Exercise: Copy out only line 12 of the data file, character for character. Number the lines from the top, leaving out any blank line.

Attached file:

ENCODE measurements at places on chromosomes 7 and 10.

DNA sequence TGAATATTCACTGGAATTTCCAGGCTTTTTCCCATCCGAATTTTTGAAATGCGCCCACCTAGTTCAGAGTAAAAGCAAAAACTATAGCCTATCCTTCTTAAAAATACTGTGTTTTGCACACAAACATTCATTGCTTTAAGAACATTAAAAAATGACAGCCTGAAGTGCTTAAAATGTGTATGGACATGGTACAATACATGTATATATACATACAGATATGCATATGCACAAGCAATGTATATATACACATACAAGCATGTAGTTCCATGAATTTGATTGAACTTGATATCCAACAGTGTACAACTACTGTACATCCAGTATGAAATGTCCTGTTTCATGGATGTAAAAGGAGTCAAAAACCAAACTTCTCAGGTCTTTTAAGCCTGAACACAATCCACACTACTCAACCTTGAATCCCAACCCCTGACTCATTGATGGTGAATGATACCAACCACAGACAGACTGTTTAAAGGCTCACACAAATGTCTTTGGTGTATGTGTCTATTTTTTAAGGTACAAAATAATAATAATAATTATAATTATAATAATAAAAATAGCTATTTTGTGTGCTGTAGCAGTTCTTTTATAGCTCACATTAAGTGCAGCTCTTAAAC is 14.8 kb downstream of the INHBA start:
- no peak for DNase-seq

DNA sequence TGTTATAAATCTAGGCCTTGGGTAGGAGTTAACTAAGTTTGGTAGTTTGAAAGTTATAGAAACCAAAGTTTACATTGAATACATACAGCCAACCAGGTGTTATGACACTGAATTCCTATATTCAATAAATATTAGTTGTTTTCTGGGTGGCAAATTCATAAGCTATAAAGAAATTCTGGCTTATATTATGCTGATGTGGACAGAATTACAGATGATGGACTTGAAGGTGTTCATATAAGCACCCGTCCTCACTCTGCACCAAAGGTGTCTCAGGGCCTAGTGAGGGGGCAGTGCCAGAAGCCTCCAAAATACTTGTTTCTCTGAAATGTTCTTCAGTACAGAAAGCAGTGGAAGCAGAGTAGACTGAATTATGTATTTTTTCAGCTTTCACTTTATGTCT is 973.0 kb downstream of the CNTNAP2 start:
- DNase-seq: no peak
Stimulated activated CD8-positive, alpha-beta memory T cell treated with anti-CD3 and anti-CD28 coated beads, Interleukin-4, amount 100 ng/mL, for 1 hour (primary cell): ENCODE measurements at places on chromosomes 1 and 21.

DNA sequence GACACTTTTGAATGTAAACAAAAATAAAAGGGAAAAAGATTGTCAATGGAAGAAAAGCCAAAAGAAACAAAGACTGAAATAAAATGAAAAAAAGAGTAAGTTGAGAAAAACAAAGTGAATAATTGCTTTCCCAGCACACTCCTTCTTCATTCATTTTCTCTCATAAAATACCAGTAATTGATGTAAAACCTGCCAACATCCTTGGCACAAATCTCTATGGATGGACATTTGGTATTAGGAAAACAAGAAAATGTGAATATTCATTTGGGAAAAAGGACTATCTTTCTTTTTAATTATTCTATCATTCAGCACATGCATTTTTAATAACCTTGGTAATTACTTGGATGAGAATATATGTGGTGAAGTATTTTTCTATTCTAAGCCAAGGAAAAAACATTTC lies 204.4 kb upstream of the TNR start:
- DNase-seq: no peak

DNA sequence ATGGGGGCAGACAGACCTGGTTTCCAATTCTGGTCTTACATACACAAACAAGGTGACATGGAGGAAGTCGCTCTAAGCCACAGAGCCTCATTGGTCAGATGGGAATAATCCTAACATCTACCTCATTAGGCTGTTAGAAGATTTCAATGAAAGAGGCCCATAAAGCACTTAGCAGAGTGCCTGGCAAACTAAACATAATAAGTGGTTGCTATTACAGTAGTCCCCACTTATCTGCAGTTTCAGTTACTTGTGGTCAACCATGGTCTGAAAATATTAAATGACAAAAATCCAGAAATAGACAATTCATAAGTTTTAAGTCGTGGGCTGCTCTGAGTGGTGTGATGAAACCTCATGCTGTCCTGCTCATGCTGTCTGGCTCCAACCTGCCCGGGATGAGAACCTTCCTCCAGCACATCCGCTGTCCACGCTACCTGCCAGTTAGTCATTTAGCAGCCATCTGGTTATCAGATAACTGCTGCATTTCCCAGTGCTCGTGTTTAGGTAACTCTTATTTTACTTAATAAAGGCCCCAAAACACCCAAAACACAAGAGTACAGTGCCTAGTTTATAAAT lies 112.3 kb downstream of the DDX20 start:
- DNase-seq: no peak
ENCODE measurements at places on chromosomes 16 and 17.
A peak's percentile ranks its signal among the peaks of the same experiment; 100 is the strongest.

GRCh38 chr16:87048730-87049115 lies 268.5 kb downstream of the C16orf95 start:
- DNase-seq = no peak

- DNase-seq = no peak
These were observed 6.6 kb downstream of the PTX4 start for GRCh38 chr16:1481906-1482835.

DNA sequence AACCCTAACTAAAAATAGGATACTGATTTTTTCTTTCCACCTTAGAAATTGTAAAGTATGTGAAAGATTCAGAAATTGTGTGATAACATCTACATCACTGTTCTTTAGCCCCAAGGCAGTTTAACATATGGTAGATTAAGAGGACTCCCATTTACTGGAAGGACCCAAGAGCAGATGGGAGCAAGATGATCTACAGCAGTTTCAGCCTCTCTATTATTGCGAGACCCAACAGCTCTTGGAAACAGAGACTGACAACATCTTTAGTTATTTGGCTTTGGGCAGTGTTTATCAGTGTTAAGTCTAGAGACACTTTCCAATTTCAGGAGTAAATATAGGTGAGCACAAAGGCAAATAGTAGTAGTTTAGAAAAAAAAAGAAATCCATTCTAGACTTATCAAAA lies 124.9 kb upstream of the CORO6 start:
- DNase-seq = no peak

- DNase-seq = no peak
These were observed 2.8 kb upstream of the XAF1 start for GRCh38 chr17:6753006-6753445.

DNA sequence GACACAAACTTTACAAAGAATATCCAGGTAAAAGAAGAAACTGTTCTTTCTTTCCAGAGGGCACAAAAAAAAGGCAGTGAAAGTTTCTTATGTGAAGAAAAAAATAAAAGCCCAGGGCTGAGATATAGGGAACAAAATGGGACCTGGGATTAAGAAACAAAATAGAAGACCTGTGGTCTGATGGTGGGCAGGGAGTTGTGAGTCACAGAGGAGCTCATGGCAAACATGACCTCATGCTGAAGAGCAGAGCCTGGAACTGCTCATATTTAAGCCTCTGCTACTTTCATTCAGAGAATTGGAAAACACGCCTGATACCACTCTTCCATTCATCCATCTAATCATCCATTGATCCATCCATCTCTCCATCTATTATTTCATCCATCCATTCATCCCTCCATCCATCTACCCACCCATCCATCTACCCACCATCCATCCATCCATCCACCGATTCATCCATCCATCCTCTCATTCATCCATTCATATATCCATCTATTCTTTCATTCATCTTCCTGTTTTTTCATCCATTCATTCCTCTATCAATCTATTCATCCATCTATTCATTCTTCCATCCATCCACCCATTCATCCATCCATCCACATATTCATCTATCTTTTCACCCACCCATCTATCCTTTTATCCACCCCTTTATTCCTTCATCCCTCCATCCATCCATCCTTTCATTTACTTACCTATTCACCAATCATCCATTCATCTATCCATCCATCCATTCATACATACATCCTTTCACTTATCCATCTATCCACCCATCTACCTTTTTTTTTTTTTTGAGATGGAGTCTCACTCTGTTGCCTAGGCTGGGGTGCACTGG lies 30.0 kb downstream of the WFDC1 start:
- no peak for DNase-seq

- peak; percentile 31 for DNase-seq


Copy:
A peak's percentile ranks its signal among the peaks of the same experiment; 100 is the strongest.